There's one rule that applies to modifying groups of objects that I still can't figure out: You can't open the Modify dialog box for a group of objects when one group is nested inside another. You have to ungroup the objects, and regroup them individually. Strange.
Scaling groups. The engineers at Quark snuck a little feature into the program without much ado: the ability to scale groups of objects. I'm surprised they were so quiet about it, as it's a wonderful step forward. But it's not quite a leap forward yet—you'll see why in a moment.
To scale several objects at once, you first have to group them. Next, you can drag one of the group's corner or side handles. When you let go, all the objects in the group are scaled proportionally. There are, as always, a few options you can take advantage of.
- If you hold down the Command (Ctrl) key when you drag, any content (text and pictures) inside boxes or lines within the group is also scaled.
- If you hold down Option (or Alt) and Shift when you drag, the group is scaled proportionally. (Again, add the Command or Ctrl key to scale the contents proportionally, too.)
- If you only hold down the Shift key, the group is constrained into a square (not particularly useful, but it's good to know the option is there).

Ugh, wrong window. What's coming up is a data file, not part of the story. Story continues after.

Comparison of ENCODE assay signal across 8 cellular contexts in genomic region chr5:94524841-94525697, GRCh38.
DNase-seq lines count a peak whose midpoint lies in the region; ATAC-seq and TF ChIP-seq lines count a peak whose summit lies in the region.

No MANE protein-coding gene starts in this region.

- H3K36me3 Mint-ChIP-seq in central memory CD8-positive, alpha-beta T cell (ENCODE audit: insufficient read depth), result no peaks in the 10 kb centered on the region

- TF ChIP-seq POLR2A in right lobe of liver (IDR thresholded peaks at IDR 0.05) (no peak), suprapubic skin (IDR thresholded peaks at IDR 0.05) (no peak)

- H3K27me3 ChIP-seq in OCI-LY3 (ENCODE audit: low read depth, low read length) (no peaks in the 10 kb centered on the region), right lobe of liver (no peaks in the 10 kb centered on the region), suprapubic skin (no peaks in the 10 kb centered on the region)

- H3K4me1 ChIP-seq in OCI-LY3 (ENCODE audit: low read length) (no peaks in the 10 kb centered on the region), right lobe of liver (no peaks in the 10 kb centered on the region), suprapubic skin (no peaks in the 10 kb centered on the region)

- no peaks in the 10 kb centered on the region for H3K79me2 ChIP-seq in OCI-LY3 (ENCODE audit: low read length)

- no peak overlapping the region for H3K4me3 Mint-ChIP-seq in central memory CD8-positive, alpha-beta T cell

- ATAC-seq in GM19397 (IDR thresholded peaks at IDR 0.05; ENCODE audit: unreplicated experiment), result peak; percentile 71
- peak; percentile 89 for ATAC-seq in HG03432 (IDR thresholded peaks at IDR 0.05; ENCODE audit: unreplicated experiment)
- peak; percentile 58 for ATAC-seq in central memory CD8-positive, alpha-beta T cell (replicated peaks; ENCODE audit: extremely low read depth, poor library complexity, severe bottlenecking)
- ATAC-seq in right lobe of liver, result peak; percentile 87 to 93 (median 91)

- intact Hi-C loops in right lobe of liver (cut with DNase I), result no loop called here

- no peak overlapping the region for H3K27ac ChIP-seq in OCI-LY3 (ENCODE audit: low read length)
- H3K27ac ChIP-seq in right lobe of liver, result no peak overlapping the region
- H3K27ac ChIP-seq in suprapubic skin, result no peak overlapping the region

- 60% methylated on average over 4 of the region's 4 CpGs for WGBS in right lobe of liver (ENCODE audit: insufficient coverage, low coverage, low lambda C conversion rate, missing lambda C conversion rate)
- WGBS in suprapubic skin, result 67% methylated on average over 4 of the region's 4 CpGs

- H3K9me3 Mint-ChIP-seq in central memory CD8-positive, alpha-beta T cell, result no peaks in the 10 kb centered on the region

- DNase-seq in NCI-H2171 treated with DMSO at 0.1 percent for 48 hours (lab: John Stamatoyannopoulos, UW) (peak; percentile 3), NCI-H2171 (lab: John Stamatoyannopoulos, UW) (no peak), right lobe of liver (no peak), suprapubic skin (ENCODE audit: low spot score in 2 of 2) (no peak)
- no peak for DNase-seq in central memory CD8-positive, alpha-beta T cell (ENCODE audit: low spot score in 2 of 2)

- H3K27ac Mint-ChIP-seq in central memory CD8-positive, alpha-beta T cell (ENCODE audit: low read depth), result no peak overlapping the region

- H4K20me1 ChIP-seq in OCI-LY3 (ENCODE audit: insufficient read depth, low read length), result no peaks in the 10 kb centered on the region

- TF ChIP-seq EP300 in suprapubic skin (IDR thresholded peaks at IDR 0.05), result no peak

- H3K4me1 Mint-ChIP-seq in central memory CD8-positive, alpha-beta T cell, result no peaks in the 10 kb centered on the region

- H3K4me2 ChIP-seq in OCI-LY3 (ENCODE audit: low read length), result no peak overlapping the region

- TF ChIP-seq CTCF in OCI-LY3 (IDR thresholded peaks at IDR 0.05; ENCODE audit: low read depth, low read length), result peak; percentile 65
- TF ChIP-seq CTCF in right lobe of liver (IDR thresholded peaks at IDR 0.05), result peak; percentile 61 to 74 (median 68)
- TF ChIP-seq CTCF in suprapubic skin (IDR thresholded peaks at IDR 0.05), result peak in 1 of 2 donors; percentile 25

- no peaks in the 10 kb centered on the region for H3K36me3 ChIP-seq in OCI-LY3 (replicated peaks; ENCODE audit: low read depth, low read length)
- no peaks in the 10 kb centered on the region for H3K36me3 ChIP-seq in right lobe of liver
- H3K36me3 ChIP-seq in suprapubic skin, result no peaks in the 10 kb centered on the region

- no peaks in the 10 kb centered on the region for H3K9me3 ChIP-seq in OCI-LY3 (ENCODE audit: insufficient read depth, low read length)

You can type values in the height or width fields in the Measurements palette. This forces the whole group to fit within that size. For example, if you need to fit three picture boxes within a 10-centimeter column, you could type "10 cm" in the width field. Of course, it's easy to scale the items disproportionately when you do this (see "Tip: Proportional Resizing by the Numbers," earlier in this chapter). Also, note that this scales the boxes, but not their contents.
Remember that you can scale by a percentage by using XPress's built-in math functions. For instance, if you want each item in the group to be 130-percent larger, type "*1.3" after the current width and height values.